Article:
Ancient History Encyclopedia

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We're a small non-profit organisation dedicated to giving highest-quality history content to the world's history enthusiasts, teachers, and students for free.

Ancient History Encyclopedia is the global leader in ancient history content online, boasting the highest number of monthly visitors of any dedicated website.

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925 definitions
505 articles
4,530 illustrations
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Latest Content

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We're a small non-profit organisation run by a handful of volunteers. Each article costs us about $50 in history books as source material, plus editing and server costs. You can help us create even more free articles for as little as $5 per month, and we'll give you an ad-free experience to thank you! Become a Member

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published on 25 September 2016
The coinage of ancient Korea (pre-13th century CE) first employed Chinese coins, known locally as the oshuchon. Korean rulers began minting their own metal coins from the late 10th century CE, first in copper and iron, and later in bronze. These coins never really gained wide circulation, though, and it would not be until the 17th century CE that coinage... [continue reading]
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published on 23 September 2016
The fifth phase of the Delian League begins with the Peace of Nicias – a settlement that settled nothing – and ends with the start of the Decelean War (also referred to as the Ionian War). This conflict’s beginning overlaps the League’s disaster in Sicily, which occurred shortly thereafter (421/0 – 413/2 BCE). Although... [continue reading]
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published on 23 September 2016
Daily life in the Inca empire was characterised by strong family relationships, agricultural labour, sometimes enforced state or military service for males, and occasional lighter moments of festivities to celebrate important life events in the community and highlights in the agricultural calendar.  The Family & Ayllu The family was a fundamental... [continue reading]
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published on 22 September 2016
Christianity is a monotheistic, deontological, grass–roots, Jewish sectarian movement that focuses upon the life, teachings, and mission of Jesus of Nazareth (also known as Jesus the Christ). It began in Jerusalem in Judea in the 1st century, CE, and moved northward and westward in the Mediterranean region through the efforts and activities of Jesus’ personally... [continue reading]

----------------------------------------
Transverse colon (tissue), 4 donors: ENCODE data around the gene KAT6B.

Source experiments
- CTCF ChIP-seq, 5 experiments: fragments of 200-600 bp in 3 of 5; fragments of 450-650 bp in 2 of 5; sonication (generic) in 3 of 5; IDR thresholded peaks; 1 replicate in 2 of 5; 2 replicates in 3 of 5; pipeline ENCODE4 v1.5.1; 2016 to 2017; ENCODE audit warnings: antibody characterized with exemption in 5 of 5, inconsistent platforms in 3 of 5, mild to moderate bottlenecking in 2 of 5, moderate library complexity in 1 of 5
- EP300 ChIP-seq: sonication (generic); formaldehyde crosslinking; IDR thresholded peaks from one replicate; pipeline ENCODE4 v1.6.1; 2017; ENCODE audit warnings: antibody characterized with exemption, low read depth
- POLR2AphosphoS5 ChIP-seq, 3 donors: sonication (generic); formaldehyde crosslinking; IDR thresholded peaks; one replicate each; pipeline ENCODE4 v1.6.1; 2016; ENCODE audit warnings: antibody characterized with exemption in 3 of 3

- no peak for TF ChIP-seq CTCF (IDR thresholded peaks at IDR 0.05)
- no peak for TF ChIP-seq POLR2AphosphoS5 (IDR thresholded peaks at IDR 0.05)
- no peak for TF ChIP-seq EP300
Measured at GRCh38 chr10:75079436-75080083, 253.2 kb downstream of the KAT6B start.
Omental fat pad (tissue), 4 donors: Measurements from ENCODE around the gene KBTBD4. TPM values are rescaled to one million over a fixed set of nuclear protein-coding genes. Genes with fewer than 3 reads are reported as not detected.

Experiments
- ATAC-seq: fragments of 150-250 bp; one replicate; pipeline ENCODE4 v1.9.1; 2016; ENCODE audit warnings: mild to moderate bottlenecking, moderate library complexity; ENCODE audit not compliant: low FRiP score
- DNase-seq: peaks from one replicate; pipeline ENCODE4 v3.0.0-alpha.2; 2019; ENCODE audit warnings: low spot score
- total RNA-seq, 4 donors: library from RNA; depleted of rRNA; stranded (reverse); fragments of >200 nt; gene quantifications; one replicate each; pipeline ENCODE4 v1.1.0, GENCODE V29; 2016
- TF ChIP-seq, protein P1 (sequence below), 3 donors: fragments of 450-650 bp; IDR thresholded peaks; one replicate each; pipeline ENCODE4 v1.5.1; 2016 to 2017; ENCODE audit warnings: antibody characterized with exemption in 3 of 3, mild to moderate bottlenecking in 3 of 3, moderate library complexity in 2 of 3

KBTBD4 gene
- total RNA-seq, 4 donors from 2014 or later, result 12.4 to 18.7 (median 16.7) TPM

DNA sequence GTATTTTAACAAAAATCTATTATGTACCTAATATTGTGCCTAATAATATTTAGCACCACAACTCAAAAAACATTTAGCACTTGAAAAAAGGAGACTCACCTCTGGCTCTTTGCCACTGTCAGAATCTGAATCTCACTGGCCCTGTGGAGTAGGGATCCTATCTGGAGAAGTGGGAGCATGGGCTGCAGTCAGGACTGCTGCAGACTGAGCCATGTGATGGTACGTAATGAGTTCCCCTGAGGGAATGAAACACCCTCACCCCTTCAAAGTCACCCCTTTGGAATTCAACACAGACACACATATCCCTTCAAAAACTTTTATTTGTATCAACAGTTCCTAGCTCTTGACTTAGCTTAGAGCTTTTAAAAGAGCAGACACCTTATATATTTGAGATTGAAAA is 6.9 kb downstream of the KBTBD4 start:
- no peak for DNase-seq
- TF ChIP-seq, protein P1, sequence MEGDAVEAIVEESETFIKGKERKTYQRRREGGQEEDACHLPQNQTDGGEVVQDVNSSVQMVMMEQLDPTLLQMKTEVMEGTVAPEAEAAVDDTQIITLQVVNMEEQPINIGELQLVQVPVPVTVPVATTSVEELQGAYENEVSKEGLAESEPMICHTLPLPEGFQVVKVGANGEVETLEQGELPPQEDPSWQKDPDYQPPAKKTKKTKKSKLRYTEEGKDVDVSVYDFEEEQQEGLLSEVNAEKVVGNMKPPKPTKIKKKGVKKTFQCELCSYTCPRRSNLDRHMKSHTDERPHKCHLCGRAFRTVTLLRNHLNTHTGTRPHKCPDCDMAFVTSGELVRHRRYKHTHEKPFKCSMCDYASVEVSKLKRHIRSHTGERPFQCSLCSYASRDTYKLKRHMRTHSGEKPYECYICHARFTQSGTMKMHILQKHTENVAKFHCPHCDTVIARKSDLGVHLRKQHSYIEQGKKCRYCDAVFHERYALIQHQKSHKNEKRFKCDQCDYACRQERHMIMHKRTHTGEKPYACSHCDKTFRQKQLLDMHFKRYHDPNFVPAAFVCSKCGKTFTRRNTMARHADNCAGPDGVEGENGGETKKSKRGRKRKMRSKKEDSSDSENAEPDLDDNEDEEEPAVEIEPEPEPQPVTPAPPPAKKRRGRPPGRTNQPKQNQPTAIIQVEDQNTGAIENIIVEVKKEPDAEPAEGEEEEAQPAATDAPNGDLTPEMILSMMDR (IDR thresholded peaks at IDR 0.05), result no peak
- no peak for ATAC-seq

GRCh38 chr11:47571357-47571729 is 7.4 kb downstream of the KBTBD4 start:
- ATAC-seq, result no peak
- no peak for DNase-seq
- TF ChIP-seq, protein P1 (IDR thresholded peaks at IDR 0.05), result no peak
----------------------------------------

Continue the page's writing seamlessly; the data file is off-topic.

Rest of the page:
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published on 22 September 2016
The coinage of Carthage was first minted from the 5th century BCE. Initially adopting the drachma, the Carthaginians later minted silver shekel coins. Designs were instantly recognisable, as intended, and included famous figures such as Hannibal or local flora and fauna like the palm tree and elephant. From Barter to Coinage Carthage, like... [continue reading]
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published on 21 September 2016
The popular view of life in ancient Egypt is often that it was a death-obsessed culture in which powerful pharaohs forced the people to labor at constructing pyramids and temples and, at an unspecified time, enslaved the Hebrews for this purpose. In reality, ancient Egyptians loved life, no matter their social class, and the ancient Egyptian government... [continue reading]
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published on 21 September 2016
The fourth phase of the Delian League encompasses the first part of the Great Peloponnesian War, also referred to as the Ten Years War, sometimes called quite incorrectly The Archidamian War, and it ends with the Peace of Nicias (431/30 – 421/20 BCE). Though the Ten Years War had several surprising events, the two alliances fought essentially within... [continue reading]
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published on 20 September 2016
Known the world over for their hauntingly beautiful cities of Petra and Mada'in Saleh and engineering acumen, the Nabataeans of ancient Arabia were the middlemen in the long distance trade between the ancient Mediterranean and South Arabia. Mysterious and beguiling, their legacy endures across time and space in the Arabic script and in the sophistication... [continue reading]
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published on 20 September 2016
Memphis was one of the oldest and most important cities in ancient Egypt, located at the entrance to the Nile River Valley near the Giza plateau. It served as the capital of ancient Egypt and an important religious cult center. The original name of the city was Hiku-Ptah (also Hut-Ka-Ptah) but it was later known as Inbu-Hedj which means 'White... [continue reading]

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